In the media pluralism policies of liberal nation states, access to diverse news sources is widely regarded as key to the maintenance of an informed citizenry and healthy democracy. This assumption, and its relation to the risks of concentrated media power, underpins media diversity and media pluralism – or anti-concentration – laws and policy across the world.
Yet the evolving mix of curated (human or machine edited) and algorithmic (computer generated) news is stretching our understanding of media pluralism, and in this project, we are seeking to understand these changes.
In our view the implications of these shifts are having a profound impact on our news diets.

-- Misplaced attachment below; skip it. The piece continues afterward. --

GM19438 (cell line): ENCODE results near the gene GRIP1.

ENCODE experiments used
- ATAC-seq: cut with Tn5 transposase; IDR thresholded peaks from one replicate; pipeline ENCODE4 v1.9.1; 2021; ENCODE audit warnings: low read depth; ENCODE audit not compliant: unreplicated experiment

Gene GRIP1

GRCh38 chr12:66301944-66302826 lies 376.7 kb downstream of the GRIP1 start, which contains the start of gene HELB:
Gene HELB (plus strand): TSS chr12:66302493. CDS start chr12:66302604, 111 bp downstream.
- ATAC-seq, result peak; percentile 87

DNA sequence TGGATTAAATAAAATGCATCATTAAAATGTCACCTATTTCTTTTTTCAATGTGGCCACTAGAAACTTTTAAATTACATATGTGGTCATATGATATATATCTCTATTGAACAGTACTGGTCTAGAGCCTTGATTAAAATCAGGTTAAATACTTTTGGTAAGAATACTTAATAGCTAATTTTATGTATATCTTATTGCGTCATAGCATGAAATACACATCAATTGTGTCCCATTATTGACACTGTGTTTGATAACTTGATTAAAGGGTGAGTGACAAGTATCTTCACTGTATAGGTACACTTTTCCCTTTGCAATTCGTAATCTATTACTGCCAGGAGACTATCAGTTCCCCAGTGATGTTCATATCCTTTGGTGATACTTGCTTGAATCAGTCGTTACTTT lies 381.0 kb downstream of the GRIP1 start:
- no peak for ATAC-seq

A combination of factors including network infrastructure, recommendation algorithms and personalisation, strong and weak ties in social networks (and related ideas of ‘filter bubbles and echo chambers’) all may have an impact on how people discover or access news, how deeply they engage with it, and then how it shapes knowledge.